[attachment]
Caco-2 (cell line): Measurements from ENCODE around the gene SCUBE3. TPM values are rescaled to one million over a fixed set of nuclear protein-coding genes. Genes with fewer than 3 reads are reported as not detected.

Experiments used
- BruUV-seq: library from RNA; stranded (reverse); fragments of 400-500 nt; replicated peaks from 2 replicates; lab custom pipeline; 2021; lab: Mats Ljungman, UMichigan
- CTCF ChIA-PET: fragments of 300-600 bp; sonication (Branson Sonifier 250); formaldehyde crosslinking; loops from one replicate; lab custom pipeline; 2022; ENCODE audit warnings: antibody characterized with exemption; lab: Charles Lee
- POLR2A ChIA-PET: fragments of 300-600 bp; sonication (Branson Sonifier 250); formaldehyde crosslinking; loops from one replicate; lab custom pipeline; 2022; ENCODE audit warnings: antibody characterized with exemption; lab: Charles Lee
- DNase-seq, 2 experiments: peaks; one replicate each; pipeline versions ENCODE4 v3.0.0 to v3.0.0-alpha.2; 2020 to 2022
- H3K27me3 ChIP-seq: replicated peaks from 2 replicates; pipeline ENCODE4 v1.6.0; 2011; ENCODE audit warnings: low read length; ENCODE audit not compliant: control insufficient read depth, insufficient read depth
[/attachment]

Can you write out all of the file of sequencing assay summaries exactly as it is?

Caco-2 (cell line): Measurements from ENCODE around the gene SCUBE3. TPM values are rescaled to one million over a fixed set of nuclear protein-coding genes. Genes with fewer than 3 reads are reported as not detected.

Experiments used
- BruUV-seq: library from RNA; stranded (reverse); fragments of 400-500 nt; replicated peaks from 2 replicates; lab custom pipeline; 2021; lab: Mats Ljungman, UMichigan
- CTCF ChIA-PET: fragments of 300-600 bp; sonication (Branson Sonifier 250); formaldehyde crosslinking; loops from one replicate; lab custom pipeline; 2022; ENCODE audit warnings: antibody characterized with exemption; lab: Charles Lee
- POLR2A ChIA-PET: fragments of 300-600 bp; sonication (Branson Sonifier 250); formaldehyde crosslinking; loops from one replicate; lab custom pipeline; 2022; ENCODE audit warnings: antibody characterized with exemption; lab: Charles Lee
- DNase-seq, 2 experiments: peaks; one replicate each; pipeline versions ENCODE4 v3.0.0 to v3.0.0-alpha.2; 2020 to 2022
- H3K27me3 ChIP-seq: replicated peaks from 2 replicates; pipeline ENCODE4 v1.6.0; 2011; ENCODE audit warnings: low read length; ENCODE audit not compliant: control insufficient read depth, insufficient read depth